Alexander highlights the system of justice, the law, societal stereotypes, various societal
hierarchies, racial castes, and mythologies to cover the topic of mass incarceration in a unique
and outstanding way.
Chapter One: The Rebirth of Caste; The Racial Caste Systems
In summary, Chapter One of the text is a review of the evolution of the Caste Systems of racism
from the colonial era to the end of the twentieth century. In this coverage, the author proves to us
that racism has always existed and may continue to exist into the future to an unlimited age.
Evolutionarily, racism has also been adaptable and has borne the ability to transform into a new
trend every time its previous system is challenged. Hence, she begins this coverage by evaluating
the colonial era. During this period, she indicates that the racial caste system placed blacks at the
bottom of the system where they were oppressed and their fundamental human rights overtly
misused. Thus, they were bought or merely captured then transported to America where they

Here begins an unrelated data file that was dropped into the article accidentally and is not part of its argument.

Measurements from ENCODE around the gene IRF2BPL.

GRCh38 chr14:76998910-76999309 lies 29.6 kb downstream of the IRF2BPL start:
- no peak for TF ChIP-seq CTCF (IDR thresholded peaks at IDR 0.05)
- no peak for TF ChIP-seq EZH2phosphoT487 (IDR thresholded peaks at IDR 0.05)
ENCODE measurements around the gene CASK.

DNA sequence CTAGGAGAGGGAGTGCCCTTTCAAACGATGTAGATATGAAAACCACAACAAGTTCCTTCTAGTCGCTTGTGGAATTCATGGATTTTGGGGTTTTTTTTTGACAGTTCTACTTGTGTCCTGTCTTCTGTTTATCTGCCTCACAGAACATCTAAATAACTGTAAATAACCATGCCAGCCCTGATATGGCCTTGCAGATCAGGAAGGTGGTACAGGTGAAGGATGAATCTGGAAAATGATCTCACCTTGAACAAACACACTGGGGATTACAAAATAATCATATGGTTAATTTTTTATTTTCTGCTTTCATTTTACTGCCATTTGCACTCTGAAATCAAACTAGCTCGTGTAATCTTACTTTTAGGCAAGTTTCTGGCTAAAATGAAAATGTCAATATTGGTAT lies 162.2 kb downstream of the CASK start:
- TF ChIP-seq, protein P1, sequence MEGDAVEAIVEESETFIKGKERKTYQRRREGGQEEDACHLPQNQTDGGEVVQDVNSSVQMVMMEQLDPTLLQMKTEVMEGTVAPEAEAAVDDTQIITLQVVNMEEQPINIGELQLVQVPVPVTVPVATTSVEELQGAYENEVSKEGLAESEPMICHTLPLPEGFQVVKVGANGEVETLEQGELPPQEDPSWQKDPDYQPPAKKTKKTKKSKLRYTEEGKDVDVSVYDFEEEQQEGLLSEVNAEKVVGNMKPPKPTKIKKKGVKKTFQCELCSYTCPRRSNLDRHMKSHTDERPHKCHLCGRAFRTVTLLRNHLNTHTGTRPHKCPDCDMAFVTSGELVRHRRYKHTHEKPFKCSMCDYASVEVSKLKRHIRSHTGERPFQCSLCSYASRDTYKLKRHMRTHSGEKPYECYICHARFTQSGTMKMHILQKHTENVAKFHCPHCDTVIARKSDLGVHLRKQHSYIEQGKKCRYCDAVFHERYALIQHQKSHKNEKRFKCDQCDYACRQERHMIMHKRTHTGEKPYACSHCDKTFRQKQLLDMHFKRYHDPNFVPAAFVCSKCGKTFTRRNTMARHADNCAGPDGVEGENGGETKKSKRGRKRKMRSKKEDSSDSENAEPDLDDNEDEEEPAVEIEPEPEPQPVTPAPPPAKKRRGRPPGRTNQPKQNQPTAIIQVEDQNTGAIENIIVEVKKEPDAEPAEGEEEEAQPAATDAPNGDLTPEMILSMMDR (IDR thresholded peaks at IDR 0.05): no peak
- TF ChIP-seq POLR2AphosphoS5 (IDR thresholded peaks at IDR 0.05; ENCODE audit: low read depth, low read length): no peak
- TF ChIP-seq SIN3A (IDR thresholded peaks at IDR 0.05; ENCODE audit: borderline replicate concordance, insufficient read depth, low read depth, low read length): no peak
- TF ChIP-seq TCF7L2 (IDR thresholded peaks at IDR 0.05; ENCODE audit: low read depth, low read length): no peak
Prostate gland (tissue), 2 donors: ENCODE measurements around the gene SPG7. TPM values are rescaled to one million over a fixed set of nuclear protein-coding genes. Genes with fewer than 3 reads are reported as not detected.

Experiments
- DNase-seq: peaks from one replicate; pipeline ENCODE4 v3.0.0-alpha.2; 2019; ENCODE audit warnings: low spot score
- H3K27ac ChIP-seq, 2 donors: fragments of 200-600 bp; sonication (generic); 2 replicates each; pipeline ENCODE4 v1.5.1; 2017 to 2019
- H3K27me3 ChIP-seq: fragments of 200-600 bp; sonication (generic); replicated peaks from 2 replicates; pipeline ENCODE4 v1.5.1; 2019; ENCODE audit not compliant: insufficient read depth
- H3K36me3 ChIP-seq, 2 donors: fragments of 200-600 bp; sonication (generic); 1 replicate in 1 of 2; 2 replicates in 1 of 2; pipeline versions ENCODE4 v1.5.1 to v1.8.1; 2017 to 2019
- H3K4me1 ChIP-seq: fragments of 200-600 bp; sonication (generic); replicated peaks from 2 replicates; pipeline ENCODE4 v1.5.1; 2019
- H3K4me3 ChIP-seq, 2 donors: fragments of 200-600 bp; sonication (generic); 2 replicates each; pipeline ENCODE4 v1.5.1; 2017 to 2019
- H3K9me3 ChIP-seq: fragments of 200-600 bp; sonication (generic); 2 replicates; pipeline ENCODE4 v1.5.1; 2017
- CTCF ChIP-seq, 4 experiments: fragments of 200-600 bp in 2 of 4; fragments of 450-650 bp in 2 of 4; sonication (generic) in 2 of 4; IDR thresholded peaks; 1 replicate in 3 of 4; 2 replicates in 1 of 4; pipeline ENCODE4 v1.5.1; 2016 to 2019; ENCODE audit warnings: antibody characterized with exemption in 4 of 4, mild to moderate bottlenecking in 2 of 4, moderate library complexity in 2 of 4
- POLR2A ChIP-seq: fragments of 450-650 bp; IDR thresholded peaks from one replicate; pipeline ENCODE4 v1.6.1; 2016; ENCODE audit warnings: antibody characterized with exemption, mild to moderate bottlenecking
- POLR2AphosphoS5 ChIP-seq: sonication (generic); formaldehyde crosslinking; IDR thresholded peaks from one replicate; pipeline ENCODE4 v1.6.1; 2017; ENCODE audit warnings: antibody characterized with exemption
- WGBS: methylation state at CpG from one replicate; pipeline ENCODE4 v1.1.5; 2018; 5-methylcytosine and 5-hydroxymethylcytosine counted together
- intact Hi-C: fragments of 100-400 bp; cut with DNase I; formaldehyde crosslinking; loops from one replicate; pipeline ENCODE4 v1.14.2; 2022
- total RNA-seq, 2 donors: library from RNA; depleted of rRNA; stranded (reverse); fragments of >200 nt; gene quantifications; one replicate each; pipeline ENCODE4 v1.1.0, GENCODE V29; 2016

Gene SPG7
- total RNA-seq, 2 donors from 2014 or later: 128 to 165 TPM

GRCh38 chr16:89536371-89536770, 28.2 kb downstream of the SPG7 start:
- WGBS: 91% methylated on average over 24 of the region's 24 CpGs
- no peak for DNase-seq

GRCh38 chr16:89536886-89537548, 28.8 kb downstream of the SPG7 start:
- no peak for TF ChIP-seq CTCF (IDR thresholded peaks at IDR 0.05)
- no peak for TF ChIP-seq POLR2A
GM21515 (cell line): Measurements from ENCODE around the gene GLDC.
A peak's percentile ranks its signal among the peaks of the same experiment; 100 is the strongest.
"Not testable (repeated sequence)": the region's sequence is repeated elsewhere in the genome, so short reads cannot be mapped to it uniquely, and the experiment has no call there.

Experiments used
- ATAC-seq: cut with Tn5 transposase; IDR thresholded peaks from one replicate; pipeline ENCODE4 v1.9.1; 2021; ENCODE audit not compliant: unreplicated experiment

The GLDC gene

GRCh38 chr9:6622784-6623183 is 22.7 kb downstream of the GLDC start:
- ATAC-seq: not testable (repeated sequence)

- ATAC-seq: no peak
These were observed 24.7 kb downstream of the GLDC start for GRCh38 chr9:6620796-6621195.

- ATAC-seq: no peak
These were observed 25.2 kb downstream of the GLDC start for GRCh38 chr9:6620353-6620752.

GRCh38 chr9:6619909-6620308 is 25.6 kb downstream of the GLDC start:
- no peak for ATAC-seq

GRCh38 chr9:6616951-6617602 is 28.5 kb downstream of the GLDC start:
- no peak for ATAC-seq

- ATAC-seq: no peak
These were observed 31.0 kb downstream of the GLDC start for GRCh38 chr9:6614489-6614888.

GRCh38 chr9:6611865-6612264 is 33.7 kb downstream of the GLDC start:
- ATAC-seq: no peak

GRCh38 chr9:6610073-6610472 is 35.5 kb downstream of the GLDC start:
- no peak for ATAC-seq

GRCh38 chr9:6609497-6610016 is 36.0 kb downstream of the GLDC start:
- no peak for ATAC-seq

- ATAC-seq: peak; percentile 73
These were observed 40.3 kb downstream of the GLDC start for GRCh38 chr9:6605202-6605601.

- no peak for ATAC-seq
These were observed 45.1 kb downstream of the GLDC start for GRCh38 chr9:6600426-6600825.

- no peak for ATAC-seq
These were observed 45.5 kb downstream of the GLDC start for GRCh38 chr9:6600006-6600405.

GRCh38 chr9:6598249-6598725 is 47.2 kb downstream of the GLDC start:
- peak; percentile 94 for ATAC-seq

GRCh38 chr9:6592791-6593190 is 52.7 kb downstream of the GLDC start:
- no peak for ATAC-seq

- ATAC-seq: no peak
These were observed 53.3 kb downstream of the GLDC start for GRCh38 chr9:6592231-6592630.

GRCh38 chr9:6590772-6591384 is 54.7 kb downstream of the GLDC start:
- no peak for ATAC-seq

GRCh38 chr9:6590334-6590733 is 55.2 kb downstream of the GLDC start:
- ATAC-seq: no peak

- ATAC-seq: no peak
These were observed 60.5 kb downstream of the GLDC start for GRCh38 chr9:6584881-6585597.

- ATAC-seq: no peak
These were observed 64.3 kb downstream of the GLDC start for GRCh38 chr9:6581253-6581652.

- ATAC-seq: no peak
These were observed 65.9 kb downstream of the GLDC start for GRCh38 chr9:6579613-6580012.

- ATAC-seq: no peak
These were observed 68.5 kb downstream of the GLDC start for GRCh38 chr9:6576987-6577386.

became slaves to supply cheap labor at the expense of their freedom and almost no
compensation. The next phase of the racial caste systems was that of Jim Crow. Although
Alexander indicates that this system deceptively appeared different, she analyzes that the
principles underlying its operations remained similar to those of the slavery time. Thus, blacks
and other people of color were still suppressed, monitored, and regulated. Actions of civil rights
movements brought down this system and to the amazement of the un-expecting, the war on
drugs replaced it. This was ran across the 1980s and 1990s.
Chapter Two: The Lockdown; The Criminal Justice System
Through a step-by-step process, Alexander analyses the criminal justice system in chapter two.
In her analysis, she shows the path incarceration takes with its victims. She opens the process at
the point of arrest with all the factors that play in causing those who will ultimately end in